#WomenInSTEMWednesday: Elizabeth Blackwell

Courtesy: Library of Congress

We’ve made it to another Wednesday which means another #WomenInSTEMWednesday for us to dig into. This week’s woman is Elizabeth Blackwell – the first woman in America to receive a medical degree.

Blackwell was accepted into medical school as a joke, but she showed up anyways blazing a trail for other women. She wasn’t originally interested in medicine but that changed when a friend (who ended up dying) said she might have had less pain and suffering if her doctor had been female.

Once she was accepted into Geneva Medical College (now part of Syracuse University), her road was not an easy one. She had to sit in different parts of the classroom than her male counterparts and at times was asked to leave during anatomy lessons. Blackwell pushed through anyway, showing all of them that they were wrong, graduating first in her class in 1849.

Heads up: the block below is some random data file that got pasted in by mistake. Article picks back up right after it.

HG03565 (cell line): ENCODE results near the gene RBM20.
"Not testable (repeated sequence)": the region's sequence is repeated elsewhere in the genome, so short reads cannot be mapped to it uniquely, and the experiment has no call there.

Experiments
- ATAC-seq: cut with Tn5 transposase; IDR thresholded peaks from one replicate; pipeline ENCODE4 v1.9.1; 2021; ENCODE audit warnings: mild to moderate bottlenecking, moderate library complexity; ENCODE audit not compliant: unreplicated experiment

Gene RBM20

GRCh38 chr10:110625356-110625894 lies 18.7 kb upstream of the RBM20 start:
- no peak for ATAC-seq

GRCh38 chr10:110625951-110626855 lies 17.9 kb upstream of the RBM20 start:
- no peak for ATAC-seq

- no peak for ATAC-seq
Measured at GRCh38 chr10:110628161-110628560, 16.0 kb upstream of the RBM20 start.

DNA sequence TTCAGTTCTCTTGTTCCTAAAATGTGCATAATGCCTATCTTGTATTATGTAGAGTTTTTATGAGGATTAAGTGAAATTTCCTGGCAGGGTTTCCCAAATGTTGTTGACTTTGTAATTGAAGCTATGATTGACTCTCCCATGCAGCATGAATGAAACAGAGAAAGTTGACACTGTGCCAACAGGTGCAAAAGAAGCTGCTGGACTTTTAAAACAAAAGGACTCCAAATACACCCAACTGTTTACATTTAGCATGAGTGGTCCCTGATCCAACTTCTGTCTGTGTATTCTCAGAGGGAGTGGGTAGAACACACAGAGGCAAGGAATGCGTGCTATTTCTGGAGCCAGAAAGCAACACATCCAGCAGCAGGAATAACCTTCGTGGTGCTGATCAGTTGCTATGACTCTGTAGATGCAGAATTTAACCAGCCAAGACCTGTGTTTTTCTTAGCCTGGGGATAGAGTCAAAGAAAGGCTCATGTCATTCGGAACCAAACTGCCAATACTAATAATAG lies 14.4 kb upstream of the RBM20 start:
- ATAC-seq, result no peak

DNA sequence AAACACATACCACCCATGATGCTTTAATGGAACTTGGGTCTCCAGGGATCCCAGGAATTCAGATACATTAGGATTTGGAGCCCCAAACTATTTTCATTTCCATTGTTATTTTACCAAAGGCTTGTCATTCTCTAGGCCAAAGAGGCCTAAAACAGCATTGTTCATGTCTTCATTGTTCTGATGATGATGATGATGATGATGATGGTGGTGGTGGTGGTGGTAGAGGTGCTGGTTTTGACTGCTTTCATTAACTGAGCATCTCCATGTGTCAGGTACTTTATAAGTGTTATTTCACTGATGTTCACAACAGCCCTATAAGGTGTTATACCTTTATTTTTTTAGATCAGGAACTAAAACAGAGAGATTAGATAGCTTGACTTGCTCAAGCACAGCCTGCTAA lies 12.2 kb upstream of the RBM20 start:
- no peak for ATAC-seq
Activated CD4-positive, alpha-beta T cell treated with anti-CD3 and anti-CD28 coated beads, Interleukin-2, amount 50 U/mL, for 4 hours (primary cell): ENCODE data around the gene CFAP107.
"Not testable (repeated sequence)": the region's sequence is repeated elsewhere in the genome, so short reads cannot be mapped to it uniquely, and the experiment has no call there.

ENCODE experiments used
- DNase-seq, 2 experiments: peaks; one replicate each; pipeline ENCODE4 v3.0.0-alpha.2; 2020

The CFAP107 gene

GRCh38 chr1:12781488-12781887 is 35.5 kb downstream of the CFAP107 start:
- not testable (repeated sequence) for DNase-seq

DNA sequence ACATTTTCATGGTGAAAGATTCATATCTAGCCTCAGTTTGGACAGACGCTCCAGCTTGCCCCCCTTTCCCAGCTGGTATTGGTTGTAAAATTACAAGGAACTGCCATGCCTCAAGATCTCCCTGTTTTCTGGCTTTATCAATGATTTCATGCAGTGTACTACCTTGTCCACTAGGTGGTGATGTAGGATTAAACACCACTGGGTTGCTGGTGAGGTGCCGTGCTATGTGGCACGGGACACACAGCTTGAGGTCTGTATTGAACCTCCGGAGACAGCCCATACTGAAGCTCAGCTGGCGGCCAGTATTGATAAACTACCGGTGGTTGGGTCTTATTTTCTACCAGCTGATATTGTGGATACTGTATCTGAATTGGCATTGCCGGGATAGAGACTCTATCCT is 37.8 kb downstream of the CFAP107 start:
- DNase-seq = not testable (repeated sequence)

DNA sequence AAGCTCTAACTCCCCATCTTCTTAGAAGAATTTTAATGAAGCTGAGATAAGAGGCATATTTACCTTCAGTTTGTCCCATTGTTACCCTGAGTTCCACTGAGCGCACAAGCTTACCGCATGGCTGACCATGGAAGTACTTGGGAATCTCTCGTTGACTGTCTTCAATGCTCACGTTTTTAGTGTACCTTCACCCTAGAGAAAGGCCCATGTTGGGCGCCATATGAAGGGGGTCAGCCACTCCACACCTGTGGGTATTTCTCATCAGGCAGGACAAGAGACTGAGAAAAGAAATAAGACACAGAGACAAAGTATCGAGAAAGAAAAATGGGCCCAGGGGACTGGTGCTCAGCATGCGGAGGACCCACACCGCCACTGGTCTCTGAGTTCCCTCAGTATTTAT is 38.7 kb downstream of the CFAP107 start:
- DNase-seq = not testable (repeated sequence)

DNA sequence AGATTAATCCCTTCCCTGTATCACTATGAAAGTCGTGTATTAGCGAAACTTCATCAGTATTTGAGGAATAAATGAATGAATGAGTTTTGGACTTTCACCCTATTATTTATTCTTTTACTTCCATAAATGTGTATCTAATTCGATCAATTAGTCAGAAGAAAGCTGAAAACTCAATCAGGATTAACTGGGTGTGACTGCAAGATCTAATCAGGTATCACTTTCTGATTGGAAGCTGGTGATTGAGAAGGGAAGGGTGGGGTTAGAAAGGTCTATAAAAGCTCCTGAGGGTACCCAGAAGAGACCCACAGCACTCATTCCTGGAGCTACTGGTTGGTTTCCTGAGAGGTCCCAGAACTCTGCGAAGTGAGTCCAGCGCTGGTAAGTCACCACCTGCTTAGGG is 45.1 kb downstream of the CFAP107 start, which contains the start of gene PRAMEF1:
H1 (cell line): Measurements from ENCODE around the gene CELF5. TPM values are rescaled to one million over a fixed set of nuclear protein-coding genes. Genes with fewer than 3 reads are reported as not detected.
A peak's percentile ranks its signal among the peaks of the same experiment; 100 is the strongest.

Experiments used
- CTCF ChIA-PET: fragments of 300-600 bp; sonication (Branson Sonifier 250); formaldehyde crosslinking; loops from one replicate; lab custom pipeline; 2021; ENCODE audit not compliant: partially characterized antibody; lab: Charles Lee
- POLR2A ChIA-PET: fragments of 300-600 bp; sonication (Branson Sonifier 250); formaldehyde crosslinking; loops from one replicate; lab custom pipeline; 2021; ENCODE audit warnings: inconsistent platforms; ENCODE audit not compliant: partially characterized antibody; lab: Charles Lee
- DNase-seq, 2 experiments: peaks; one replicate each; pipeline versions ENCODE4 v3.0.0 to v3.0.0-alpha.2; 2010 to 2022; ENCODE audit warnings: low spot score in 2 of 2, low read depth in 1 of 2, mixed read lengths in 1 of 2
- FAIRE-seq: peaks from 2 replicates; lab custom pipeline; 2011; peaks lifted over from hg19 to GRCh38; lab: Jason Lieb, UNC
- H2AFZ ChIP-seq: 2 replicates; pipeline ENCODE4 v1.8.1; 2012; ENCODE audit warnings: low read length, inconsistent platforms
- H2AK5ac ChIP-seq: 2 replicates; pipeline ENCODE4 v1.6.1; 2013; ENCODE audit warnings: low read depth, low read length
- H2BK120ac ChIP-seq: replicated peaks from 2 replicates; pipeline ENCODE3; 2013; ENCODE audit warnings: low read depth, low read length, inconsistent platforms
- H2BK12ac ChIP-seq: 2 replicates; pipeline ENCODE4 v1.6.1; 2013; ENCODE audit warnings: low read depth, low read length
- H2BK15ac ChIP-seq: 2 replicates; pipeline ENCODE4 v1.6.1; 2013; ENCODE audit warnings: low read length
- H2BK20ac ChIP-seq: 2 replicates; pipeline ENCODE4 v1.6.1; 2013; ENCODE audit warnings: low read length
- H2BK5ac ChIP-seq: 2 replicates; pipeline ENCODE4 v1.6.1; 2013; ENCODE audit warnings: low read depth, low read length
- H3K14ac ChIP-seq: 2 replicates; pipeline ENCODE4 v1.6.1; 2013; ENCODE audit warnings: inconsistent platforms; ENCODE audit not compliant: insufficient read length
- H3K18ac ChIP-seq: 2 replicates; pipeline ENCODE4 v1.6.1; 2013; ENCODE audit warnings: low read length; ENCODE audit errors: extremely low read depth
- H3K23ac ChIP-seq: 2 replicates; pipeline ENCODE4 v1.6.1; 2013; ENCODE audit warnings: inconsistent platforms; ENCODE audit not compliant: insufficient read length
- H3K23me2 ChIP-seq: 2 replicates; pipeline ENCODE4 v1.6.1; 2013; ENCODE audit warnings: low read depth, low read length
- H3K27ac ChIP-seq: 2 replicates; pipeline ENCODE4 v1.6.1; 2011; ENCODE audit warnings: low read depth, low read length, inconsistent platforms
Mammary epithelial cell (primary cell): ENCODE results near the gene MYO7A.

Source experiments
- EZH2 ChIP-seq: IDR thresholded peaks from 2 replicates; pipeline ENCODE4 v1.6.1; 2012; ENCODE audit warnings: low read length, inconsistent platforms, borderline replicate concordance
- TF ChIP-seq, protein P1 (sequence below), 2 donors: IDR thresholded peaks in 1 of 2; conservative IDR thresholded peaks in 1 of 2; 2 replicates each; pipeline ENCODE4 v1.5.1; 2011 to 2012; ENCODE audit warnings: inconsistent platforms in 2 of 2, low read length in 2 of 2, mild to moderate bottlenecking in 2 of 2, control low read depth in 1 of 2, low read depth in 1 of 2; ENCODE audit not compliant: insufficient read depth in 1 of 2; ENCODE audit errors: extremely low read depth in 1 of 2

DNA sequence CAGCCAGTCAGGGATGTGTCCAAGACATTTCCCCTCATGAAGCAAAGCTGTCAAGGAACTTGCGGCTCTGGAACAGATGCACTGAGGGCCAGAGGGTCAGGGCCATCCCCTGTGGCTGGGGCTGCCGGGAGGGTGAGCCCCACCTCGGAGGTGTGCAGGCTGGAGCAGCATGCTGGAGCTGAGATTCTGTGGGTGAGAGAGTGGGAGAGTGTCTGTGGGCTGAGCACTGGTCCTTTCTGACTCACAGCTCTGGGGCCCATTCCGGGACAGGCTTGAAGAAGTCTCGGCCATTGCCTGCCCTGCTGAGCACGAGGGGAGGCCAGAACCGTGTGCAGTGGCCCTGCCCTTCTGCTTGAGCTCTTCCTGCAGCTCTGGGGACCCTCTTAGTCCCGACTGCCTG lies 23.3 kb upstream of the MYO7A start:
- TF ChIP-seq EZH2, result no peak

After graduation, Blackwell went on to train in the maternity wards in Paris and London. While there, she lost sight in one eye after becoming infected with gonorrhea while caring for a baby that had an infected eye. The loss of her sight in one eye didn’t stop her.

Instead she, along with her sister and Dr. Marie Zakrzewska, opened the New York Infirmary for Indigent Women and Children as a place for those less fortunate to get treatment. The New York Infirmary went on to be a place that female medical students and nurses could learn. About 10 years after the infirmary opened, Blackwell went on to found the Woman’s Medical College of the New York Infirmary and the London School of Medicine for Women less than 10 years after that.

During all these milestones, she was setting an example of what women can do and paving the way for others to start in the medical field. Although she was met with laughs and opposition when she first started in medical school, she didn’t let that stop her. Blackwell continued and ended up changing the world for many.

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